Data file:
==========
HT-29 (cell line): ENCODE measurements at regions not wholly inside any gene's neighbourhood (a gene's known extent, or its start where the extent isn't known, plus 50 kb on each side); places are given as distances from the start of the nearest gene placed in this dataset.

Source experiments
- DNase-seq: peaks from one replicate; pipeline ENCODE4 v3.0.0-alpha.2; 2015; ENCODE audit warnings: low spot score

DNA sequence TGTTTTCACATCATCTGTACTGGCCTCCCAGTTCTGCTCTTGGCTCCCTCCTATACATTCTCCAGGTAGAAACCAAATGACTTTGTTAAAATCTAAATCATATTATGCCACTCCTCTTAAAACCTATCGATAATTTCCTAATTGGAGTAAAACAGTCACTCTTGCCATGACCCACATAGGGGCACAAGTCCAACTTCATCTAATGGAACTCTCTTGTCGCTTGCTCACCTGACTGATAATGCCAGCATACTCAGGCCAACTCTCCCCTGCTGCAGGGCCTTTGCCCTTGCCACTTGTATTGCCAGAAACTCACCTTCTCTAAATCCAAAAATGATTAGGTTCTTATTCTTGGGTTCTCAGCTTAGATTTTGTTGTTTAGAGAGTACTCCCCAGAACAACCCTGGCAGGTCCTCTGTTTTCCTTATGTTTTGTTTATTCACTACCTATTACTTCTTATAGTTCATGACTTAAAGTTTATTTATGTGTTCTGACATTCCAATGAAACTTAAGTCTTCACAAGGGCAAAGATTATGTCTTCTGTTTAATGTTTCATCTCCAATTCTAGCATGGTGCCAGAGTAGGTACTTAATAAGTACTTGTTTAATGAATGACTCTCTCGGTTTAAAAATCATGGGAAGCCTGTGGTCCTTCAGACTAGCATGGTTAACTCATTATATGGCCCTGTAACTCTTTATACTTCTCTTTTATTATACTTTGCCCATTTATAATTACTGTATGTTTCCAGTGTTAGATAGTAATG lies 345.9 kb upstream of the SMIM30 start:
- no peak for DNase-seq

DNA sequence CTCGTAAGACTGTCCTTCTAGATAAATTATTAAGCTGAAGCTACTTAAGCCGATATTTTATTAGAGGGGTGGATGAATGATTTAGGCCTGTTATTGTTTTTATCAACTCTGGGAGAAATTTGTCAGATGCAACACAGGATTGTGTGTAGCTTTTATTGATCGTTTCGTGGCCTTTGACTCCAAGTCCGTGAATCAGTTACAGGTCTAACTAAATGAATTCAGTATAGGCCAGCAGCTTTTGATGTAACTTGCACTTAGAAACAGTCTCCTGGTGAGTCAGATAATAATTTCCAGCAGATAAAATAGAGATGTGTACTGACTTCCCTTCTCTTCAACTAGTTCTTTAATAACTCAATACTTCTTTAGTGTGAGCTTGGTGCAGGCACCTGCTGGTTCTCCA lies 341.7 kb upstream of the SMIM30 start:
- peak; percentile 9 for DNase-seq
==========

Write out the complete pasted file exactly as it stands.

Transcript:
HT-29 (cell line): ENCODE measurements at regions not wholly inside any gene's neighbourhood (a gene's known extent, or its start where the extent isn't known, plus 50 kb on each side); places are given as distances from the start of the nearest gene placed in this dataset.

Source experiments
- DNase-seq: peaks from one replicate; pipeline ENCODE4 v3.0.0-alpha.2; 2015; ENCODE audit warnings: low spot score

DNA sequence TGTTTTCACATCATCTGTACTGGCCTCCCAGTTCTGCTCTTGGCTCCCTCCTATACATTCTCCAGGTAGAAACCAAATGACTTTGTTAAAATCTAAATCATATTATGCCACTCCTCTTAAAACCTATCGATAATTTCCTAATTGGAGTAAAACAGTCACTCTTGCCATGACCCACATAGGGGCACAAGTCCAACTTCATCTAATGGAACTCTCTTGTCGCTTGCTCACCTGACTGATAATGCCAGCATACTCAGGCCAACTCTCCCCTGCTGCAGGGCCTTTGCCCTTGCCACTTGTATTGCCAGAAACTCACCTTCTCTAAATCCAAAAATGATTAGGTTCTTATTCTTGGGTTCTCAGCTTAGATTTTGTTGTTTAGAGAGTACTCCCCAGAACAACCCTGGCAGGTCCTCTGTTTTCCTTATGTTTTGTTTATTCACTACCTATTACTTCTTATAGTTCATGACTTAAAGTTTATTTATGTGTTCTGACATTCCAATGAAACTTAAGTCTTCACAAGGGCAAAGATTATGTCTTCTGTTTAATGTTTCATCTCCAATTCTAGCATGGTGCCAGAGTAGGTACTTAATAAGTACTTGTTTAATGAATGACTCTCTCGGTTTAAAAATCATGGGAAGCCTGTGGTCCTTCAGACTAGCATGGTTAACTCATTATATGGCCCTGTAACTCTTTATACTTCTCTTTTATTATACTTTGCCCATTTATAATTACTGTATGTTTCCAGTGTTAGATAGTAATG lies 345.9 kb upstream of the SMIM30 start:
- no peak for DNase-seq

DNA sequence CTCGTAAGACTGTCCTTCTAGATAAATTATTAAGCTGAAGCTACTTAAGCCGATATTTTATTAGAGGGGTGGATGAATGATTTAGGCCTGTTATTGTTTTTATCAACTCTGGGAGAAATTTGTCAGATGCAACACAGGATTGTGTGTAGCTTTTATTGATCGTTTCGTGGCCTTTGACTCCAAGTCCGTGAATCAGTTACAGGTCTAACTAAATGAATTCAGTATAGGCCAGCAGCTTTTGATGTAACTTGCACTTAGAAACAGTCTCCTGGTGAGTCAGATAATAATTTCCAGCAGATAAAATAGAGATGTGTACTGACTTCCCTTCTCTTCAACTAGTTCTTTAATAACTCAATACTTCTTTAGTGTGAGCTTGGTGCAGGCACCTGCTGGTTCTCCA lies 341.7 kb upstream of the SMIM30 start:
- peak; percentile 9 for DNase-seq